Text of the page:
Two reports indicated the number of genes in the AP2/ERF superfamily in Arabidopsis. Riechmann et al. (2000) proposed the existence of 124 ERF family genes, 14 AP2 family genes, and six RAV family genes. However, they did not present any information regarding the specifics of the individual genes. After this report, Sakuma et al. (2002) reported 145 genes that are classified as members of the AP2/ERF superfamily. Their classification process did not indicate locus identifiers (such as the Arabidopsis Genome Initiative [AGI] code) or accession numbers for the individual genes and/or cDNAs. Of these genes, 121 were classified as part of the ERF subfamily and CBF/DREB subfamily, 17 were classified as part of the AP2 family, six were classified as part of the RAV family, and one remaining gene, AL079349, was unclassified. The gene AL079349 seems to be identical to the soloist gene At4g13040 in this study. Our BLAST search also included a new gene, At5g60120, to a group of proteins containing a single AP2-type AP2/ERF domain. This group includes three other genes, At2g41710, At2g39250, and At3g54990, which might be identical to the genes AC002339, AC004697, and AL132970, respectively, reported by Sakuma et al. (2002). All of the members in the CBF/DREB subfamily (group A) and in the ERF subfamily (group B) described by Sakuma would be included in the ERF family in this study (Table I; Supplemental Table II). In addition, our BLAST search included a gene, At1g22190, in the ERF family. Taken together, it was concluded that the Arabidopsis AP2/ERF superfamily is composed of 147 genes: 146 divided into three families, the ERF family (122 genes), the AP2 family (18 genes), and the RAV family (six genes), and a soloist gene, At4g13040, as shown in Table I.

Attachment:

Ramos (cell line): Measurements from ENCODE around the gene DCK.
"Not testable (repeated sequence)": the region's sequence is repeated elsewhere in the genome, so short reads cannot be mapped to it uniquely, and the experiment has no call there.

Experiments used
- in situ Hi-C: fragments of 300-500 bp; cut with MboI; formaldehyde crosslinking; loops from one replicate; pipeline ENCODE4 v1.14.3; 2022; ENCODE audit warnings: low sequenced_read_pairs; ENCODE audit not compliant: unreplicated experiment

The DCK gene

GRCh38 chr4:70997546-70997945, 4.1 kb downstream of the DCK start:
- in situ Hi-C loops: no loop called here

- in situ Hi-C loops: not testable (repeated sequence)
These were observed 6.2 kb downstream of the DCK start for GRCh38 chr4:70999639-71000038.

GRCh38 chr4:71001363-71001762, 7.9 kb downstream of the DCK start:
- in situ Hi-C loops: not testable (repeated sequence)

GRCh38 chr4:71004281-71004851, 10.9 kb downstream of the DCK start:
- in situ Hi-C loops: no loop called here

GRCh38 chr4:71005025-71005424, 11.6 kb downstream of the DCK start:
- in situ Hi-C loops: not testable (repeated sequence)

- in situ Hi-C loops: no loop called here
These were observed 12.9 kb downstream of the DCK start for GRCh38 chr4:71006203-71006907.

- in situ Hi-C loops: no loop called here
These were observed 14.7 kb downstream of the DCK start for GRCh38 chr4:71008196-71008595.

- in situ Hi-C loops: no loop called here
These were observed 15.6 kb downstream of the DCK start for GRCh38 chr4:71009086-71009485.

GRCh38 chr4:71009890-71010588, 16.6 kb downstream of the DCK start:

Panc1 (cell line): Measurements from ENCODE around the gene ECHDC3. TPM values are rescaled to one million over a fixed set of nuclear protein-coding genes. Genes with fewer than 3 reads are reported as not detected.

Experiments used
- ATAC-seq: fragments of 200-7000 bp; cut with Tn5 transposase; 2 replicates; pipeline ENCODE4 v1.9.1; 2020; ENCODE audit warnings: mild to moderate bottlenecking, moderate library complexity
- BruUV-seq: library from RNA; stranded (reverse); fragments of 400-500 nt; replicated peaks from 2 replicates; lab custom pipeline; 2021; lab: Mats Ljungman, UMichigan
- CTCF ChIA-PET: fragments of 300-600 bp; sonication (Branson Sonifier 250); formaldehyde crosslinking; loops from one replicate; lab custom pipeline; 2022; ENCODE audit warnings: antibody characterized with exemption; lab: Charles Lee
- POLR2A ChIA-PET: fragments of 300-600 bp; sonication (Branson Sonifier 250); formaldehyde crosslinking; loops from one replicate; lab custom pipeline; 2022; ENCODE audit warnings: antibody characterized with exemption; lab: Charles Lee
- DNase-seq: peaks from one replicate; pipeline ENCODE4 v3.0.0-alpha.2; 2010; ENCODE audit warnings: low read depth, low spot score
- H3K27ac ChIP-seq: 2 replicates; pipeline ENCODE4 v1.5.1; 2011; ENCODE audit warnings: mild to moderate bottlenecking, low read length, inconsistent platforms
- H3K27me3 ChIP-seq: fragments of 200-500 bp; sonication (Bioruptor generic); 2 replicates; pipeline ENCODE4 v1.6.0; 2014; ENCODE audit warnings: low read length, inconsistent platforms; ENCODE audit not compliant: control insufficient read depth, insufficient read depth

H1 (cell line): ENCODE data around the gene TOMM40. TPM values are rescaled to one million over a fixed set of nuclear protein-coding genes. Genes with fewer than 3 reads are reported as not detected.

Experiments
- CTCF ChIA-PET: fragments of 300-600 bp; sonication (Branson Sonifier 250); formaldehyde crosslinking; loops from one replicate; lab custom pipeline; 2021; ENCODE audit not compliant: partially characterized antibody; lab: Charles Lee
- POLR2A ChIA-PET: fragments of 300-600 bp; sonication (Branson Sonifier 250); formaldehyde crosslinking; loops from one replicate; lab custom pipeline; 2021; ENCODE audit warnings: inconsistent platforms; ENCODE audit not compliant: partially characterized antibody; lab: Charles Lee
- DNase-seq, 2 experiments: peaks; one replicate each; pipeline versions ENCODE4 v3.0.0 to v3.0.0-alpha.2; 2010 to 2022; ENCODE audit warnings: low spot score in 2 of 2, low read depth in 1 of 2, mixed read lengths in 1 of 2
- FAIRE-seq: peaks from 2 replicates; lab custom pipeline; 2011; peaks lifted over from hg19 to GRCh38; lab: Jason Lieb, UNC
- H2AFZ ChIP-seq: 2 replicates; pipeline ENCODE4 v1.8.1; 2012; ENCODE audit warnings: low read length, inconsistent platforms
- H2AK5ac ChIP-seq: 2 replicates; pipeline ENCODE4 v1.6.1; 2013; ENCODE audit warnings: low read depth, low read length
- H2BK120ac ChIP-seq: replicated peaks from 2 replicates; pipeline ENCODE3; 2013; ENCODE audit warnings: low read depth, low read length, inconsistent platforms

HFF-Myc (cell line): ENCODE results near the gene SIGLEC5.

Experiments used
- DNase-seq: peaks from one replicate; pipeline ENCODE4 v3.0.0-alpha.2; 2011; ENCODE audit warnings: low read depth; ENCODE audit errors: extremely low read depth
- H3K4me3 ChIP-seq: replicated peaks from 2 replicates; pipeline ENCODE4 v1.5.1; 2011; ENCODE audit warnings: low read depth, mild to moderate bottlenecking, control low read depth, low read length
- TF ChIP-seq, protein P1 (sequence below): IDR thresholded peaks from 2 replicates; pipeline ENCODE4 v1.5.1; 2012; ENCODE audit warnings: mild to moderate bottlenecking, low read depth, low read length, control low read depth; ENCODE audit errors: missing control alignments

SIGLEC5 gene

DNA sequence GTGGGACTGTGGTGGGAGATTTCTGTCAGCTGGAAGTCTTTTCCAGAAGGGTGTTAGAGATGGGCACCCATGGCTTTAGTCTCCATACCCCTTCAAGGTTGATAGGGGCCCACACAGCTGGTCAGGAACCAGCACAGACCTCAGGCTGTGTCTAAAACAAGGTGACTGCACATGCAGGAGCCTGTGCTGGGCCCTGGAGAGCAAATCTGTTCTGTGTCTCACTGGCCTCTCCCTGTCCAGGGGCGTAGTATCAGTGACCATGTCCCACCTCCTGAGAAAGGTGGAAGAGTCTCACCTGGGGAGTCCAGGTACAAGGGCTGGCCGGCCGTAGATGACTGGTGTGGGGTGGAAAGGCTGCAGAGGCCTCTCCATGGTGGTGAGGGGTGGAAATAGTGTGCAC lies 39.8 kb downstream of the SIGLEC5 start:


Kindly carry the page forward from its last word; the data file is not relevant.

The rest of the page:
Given the above classification, the 122 genes of the ERF family were subjected to further analyses. A generic name (AtERF#001–AtERF#122) was provisionally given to distinguish each gene (Supplemental Table II), to avoid confusion in this study. This numbering system provides a unique identifier for each ERF gene as proposed for the MYB, WRKY, bZIP, and bHLH transcription factors in Arabidopsis (Kranz et al., 1998; Romero et al., 1998; Eulgem et al., 2000; Jakoby et al., 2002; Heim et al., 2003). For the genes named in previous publications, the definitive names were put with their generic name. This numbering system was also used to distinguish each rice ERF gene (Supplemental Table III).

Phylogenetic Relationships between the ERF Family Genes in Arabidopsis